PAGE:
Well, that's all I have for now.  Please enjoy the previews of Pages 9 & 10!
Preview of Page 9
Preview of Page 10

Thursday, September 26, 2013

Page 8: He Was Trying To Tell You


Clinton is at it again.  Well, that the end of Clinton for this week and that the end of him for Issue 2 til Issue 4.

The flowers looks great in the last panel for General Howe to buy some instead of resting.  Find out on Wednesday to find out more on page 9 and stay tune on Monday for NEWS UPDATE for more info and other news!

Wednesday, September 25, 2013

Past Fashions I And More On General Henry Clinton

I don't know the year for this but I'm thinking between 1890 to 1900.
1760
1780
1805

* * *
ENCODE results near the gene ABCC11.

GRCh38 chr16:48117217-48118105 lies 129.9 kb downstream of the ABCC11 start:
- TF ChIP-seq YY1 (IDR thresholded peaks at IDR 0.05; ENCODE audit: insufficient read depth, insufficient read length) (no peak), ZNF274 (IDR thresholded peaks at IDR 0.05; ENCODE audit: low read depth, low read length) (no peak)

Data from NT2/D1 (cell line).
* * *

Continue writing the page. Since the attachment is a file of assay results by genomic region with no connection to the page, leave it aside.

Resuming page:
1830-35
1855
1875
1907
1910
1920
I got some of these dresses from Bunka Gakuen Costume Museum. The link is: Bunka Gakuen Costume Museum, just clink on the colored link, it will take you there, and it is from Japan, the museum.

Don't forget to stay tune for the next page update on Friday for page 8!

And Clinton is not behind all this and not the bad guy but a busy one.  And Clinton is not a main character, but he would have to be one if he wants to be one.  Clinton will be leaving us at the end of Act 2 or start of Act 3 but not sure why he's leaving.  Don't worry, I won't let him die and trying to keep the real facts in this story just like with Howe, he'll be going back home by the end of the final Act of Sleepy Hollow.  I can't say more til we get there.